In July 2015, the Gulf Coast Citizen Diplomacy Council and several local families hosted Mexican youth who had traveled to the United States on Jóvenes en Acción (Youth in Action), a U.S. Department of State leadership exchange. Program Coordinator Matthew Rizzo was one of two Americans selected to attend the group’s reunion in Mexico City in April 2016:
This spring, I traveled to Mexico City to attend the final reunion conference of the 2015 Jóvenes en Acción (Youth in Action) Youth Leadership exchange program. This opportunity was afforded to me by World Learning, a D.C.-based nonprofit organization that was one of the Gulf Coast Citizen Diplomacy Council’s partners in implementing this U.S. Department of State short-term youth exchange in the summer of 2015.
I was excited by the opportunity to engage again with the Mexican teens that I shared time with in Pensacola the previous summer. These students spent a month in the United States, including 12 days in Pensacola, developing the skills and perspectives to implement year-long volunteer projects addressing specific community issues upon their return to Mexico. I was fortunate to spend most of those 12 days engaging directly with the teens as I led them through a local program emphasizing not only volunteerism but also civic participation, human rights, and leadership.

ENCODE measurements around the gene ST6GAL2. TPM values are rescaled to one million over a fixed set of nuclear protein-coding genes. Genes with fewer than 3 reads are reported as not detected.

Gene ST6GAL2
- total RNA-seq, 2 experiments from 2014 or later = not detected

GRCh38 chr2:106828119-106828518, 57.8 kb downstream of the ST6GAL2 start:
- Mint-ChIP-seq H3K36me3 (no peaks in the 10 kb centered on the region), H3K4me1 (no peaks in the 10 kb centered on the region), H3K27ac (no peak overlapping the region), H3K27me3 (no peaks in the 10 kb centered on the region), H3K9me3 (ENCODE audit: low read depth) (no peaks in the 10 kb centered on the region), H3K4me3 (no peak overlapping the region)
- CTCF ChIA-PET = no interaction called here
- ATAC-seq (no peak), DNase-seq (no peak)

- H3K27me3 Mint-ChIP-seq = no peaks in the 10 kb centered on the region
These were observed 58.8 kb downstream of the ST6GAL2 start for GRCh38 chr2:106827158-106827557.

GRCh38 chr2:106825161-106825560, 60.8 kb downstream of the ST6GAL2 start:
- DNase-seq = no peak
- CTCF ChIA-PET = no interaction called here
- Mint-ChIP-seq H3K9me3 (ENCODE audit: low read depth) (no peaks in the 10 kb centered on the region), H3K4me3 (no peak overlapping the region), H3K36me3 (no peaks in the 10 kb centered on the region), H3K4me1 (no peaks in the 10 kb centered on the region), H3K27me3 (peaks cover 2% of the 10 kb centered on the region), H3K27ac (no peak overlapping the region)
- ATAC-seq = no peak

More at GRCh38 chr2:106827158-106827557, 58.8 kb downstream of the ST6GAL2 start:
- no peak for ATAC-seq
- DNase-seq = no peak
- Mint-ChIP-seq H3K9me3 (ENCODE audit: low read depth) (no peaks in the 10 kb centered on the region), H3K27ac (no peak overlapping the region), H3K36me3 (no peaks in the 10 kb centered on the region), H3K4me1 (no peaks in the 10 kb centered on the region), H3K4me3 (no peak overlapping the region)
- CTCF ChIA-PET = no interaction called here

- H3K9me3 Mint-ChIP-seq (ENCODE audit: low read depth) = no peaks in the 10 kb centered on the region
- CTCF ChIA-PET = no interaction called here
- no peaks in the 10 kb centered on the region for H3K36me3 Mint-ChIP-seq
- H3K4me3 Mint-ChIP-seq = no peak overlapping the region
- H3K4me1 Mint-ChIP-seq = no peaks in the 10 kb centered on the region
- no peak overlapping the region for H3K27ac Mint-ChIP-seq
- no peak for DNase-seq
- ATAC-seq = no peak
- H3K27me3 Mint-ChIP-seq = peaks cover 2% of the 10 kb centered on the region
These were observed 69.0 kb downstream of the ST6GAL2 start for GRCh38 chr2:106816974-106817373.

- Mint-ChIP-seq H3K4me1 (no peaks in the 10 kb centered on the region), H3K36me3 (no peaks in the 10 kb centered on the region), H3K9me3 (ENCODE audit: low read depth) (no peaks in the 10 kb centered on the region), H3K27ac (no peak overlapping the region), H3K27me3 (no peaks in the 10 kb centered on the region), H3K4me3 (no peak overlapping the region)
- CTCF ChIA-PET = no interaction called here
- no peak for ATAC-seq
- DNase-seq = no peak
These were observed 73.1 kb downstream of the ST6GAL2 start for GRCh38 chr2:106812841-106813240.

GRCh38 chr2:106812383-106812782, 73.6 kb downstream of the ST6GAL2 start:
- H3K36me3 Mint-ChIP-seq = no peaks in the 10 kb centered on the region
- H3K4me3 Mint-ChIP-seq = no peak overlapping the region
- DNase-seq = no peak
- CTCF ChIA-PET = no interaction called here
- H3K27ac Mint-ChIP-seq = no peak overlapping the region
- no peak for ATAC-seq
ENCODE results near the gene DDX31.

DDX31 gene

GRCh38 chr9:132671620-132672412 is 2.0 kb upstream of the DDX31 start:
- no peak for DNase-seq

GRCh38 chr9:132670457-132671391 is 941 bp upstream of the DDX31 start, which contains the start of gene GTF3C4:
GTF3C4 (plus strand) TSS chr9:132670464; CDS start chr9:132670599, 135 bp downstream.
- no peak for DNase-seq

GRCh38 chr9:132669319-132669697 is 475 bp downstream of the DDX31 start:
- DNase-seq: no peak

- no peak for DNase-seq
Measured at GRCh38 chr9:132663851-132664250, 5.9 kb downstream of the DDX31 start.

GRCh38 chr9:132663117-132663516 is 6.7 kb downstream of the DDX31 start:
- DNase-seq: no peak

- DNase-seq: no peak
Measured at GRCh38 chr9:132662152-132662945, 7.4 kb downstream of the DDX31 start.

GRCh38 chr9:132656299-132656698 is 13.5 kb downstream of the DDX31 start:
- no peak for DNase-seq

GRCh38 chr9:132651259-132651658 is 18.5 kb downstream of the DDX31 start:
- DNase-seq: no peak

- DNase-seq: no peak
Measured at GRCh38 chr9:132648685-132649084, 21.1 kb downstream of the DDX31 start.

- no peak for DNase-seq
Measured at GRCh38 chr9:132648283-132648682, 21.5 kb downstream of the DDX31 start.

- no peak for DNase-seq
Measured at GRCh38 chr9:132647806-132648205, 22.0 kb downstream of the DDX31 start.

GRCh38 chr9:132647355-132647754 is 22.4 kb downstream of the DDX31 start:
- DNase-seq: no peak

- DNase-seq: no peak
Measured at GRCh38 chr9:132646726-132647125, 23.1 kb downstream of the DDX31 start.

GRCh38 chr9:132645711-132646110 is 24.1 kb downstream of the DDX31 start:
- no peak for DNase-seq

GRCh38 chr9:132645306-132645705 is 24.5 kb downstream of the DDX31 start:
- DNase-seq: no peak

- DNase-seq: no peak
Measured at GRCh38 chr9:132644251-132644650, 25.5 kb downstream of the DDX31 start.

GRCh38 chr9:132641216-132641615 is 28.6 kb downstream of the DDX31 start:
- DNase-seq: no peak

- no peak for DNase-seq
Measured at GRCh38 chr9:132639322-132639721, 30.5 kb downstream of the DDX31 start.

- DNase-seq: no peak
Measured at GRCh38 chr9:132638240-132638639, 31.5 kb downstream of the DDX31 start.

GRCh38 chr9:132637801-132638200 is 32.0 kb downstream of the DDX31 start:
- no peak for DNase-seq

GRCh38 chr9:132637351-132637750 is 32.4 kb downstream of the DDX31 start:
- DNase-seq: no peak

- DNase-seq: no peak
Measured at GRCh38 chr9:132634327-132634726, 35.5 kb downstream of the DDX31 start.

Attending this reunion conference nine months later was a wonderful chance to re-engage with my former young charges and get insight into their volunteer projects as well as the impact of the Pensacola program on them. During the conference, the Mexican teens reflected on their exchange experience in the United States and revisited the lessons learned and the challenges overcome during the last year.
At least two participants shared that they were especially moved by time spent in Pensacola with Grace McCaffery, a leader in the local Hispanic community and the founder of bilingual newspaper La Costa Latina. Her story of perseverance in the face of many life challenges and her willingness to always help others inspired the students to look at their own potential to serve their communities with a different perspective.
At the conference, the Mexican teens also gave presentations highlighting their volunteer projects that tackled topics as varied as relationship violence and high school dropout rates. These teens persevered through obstacles including recalcitrant school administrators who refused to provide space for activities, fundraising challenges, and speaker cancelations. They came up with creative solutions to continue with their projects and learned in the process they were more resilient than they thought. I was, in turn, inspired by them.
Through my attendance at the conference, I gained a better understanding of what the Jóvenes en Acción program looks like after the students return home, and I was able to glean details of how our Pensacola program helped to prepare and motivate students to create positive change in their communities. I can’t wait to continue this work with the next group of “jóvenes” due to arrive in Pensacola in July 2016.
Matthew and most of “Team Pensacola” in Mexico City, April 2016